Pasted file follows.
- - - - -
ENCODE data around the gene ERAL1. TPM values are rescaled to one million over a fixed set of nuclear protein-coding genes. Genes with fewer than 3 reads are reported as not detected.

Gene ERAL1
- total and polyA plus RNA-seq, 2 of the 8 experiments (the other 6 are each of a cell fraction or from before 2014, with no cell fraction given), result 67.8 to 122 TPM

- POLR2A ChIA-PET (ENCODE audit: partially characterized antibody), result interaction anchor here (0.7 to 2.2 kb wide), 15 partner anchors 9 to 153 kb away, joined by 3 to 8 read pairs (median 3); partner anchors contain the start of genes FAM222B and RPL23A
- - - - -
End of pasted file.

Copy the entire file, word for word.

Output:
ENCODE data around the gene ERAL1. TPM values are rescaled to one million over a fixed set of nuclear protein-coding genes. Genes with fewer than 3 reads are reported as not detected.

Gene ERAL1
- total and polyA plus RNA-seq, 2 of the 8 experiments (the other 6 are each of a cell fraction or from before 2014, with no cell fraction given), result 67.8 to 122 TPM

- POLR2A ChIA-PET (ENCODE audit: partially characterized antibody), result interaction anchor here (0.7 to 2.2 kb wide), 15 partner anchors 9 to 153 kb away, joined by 3 to 8 read pairs (median 3); partner anchors contain the start of genes FAM222B and RPL23A